All ETDs from UAB

Advisory Committee Chair

Casey Morrow

Advisory Committee Members

Peter Burrows

Chaenbei Chang

Jim Collawn

Jeffrey Engler

Document Type


Date of Award


Degree Name by School

Doctor of Philosophy (PhD) School of Health Professions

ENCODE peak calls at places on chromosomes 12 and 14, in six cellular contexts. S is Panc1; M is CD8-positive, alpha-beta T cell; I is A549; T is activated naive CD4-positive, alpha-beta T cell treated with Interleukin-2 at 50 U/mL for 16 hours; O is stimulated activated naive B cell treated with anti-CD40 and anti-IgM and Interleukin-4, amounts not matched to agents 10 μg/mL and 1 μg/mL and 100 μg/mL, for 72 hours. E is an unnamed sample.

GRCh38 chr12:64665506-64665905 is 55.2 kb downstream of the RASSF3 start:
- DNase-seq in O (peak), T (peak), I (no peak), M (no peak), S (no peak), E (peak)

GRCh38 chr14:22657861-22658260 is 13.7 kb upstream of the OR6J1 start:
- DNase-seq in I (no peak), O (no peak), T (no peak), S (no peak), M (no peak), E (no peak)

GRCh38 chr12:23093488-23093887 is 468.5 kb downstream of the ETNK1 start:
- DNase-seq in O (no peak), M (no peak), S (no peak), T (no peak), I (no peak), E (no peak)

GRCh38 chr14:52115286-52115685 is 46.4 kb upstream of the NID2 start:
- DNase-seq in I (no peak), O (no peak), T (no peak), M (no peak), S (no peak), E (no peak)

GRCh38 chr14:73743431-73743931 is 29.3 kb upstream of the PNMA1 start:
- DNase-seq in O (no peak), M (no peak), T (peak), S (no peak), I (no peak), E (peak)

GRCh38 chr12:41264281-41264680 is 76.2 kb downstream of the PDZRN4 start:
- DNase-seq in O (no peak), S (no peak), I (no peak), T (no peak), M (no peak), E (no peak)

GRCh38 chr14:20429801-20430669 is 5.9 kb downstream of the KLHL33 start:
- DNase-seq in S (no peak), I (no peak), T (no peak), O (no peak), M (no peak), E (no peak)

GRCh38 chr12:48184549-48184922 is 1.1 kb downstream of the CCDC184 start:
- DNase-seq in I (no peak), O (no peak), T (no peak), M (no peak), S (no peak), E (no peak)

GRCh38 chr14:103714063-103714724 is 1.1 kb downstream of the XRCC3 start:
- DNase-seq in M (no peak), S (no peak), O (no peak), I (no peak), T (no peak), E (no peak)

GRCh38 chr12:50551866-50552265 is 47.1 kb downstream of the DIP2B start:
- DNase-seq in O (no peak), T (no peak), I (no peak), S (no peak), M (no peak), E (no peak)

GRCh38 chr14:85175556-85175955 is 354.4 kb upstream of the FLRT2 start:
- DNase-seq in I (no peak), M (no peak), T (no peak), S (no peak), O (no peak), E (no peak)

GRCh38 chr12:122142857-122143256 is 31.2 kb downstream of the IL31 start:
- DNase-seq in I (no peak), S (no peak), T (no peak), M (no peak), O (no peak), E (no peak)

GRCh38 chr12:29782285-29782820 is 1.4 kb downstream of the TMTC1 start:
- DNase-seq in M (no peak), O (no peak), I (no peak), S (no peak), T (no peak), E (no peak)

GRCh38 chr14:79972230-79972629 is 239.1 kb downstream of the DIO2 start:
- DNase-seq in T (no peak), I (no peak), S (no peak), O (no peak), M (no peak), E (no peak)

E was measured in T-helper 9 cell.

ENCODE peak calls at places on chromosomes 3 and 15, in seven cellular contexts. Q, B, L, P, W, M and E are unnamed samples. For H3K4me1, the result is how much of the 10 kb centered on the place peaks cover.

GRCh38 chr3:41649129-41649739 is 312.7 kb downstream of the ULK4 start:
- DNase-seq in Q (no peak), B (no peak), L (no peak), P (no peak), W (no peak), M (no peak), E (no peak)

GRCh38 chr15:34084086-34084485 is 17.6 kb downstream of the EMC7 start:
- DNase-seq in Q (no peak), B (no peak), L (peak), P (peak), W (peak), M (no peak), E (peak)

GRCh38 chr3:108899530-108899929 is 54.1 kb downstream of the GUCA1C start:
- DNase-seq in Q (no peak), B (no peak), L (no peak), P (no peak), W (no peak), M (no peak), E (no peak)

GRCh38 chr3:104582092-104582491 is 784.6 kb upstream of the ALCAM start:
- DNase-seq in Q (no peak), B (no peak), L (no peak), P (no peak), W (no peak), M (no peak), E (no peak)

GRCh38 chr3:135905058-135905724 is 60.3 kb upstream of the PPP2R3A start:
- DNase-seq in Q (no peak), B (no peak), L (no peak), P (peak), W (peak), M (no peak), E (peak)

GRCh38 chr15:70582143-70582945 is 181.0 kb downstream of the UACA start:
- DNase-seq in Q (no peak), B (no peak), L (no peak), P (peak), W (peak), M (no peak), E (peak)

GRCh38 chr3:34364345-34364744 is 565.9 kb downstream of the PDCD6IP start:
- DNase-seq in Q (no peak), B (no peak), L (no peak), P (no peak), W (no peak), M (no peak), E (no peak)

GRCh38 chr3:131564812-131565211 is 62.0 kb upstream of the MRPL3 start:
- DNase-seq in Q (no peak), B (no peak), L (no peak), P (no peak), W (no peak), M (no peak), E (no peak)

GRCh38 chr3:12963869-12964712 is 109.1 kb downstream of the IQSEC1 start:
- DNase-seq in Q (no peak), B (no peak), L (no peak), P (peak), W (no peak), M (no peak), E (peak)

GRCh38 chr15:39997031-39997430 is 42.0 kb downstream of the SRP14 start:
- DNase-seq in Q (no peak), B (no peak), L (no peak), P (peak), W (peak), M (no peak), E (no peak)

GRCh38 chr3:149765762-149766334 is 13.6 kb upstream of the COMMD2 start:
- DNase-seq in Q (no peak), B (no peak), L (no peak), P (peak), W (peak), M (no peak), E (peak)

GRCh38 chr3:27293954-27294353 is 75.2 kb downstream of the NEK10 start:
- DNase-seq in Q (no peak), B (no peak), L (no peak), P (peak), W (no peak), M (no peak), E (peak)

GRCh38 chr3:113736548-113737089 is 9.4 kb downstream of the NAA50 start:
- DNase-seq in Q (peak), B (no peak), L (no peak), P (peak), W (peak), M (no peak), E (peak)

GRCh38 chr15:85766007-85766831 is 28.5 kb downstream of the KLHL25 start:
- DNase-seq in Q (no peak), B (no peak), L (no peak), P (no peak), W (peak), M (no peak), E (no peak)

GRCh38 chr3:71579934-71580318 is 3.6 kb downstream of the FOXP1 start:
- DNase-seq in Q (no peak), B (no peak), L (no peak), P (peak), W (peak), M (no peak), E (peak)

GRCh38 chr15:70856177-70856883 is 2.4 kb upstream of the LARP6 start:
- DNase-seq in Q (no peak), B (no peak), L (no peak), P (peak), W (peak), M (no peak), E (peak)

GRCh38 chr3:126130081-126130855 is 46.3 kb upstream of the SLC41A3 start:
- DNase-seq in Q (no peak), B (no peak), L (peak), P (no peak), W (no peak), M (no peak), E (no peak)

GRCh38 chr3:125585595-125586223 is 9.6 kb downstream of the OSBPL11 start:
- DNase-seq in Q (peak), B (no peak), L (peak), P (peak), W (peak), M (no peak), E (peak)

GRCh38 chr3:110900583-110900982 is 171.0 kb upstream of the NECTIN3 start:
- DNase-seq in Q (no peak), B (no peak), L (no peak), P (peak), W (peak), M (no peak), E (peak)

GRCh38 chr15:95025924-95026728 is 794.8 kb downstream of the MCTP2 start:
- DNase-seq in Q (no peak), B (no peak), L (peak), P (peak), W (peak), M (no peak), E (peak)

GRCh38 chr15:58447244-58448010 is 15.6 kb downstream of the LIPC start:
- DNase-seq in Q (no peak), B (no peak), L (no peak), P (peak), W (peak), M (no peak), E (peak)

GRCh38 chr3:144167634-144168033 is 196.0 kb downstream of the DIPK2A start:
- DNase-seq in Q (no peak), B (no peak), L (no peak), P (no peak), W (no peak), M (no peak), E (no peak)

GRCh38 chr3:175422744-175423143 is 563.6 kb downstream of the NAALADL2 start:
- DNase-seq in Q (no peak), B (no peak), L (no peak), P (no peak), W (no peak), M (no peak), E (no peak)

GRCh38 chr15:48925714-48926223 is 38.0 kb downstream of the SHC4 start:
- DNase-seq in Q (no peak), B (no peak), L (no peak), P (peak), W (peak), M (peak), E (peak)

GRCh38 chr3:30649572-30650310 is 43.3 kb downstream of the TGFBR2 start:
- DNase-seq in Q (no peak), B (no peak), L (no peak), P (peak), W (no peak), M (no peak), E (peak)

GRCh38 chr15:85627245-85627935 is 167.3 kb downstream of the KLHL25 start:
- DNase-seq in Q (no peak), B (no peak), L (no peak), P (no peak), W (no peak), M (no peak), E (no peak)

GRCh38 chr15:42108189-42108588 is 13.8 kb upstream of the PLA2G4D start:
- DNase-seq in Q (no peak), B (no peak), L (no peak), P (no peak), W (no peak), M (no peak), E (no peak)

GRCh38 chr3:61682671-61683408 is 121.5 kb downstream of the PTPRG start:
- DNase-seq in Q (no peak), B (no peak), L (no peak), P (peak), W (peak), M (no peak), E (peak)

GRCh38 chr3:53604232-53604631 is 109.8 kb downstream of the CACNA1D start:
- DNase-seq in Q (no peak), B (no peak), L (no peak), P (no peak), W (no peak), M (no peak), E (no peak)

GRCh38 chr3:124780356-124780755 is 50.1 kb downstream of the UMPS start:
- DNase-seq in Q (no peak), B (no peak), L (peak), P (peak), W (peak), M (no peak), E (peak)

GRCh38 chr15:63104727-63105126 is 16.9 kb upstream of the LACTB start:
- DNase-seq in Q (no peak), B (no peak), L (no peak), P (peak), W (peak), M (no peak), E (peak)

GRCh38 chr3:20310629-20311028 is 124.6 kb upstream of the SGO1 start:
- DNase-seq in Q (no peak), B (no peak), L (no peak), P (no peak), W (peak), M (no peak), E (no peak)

The features of tRNALys,3 that dictate why human immunodeficiency virus exclu-sively selects this tRNA as the primer for initiation of reverse transcription is unknown. The post-transcriptional modification at nucleotide 58 in the TΨC stem-loop could play a role during plus-strand synthesis to stop reverse transcriptase from re-copying the tRNA primer. Nucleotides 53 and 54 within the TΨC stem loop of the tRNA have been shown to be important to form the complex between tRNA and the HIV-1 viral genome during initiation of reverse transcription. To further delineate the features of the TΨC stem loop in tRNALys,3 in reverse transcription, we used a complementation system in which E.coli tRNALys,3 is provided in trans to a mutated HIV-1 genome in which the PBS is comple-mentary to this tRNA to ascertain the effects that different mutants in the TΨC stem loop of tRNALys,3 have on complementation. Alteration of nucleotide 58 from A to U (A58U), T54G and TG5453CC all resulted in tRNALys,3 that was aminoacylated when expressed in cells, while a T54C mutation resulted in a tRNALys,3 that was not aminoacylated. Both the A58U and T54G mutated tRNALys,3 complemented HIV-1 replication similar to wild type E.coli tRNALys,3, but the TG5453CC tRNALys,3 mutant did not complement replica-tion, thus, post-transcriptional modification of nucleotide 58 in tRNALys,3 is not essential for HIV-1 reverse transcription. In contrast, nucleotides 53 and 54 of tRNALys,3 are im-portant for aminoacylation and selection and use of the tRNALys,3 in reverse transcription. iii My research also focused on the link between the process of primer selection and lysine codon use in Gag. Proviral genomes were created in which the five codons specif-ic for lysines prior to the Gag-pol junction were altered to be specific for tRNALys,3 or tRNALys1,2. Greater amounts of infectious virus were produced using the in trans com-plementation system in which the five codons were specific for tRNALys,3 compared to the wild type or genomes with the five codons specific for tRNALys1,2. To extend this work, viral genomes were created in which all of the lysine codons except the five lysine codons prior to the Gag-pol junction were modified to be specific for tRNALys1,2. Analy-sis of the production of infectious virus from transfection of these proviral genomes re-vealed lower levels of virus regardless of whether the five codons preceding the Gag-pol frameshift were specific for tRNALys,3 or tRNALys1,2. These results demonstrate that structure features of tRNALys,3 and lysine codon preference within the Gag protein of HIV-1 have profound impact on the production of infectious virus and lead support to the idea that there is a link between viral translation and the process by which HIV-1 selects the tRNA primer used for reverse transcription.



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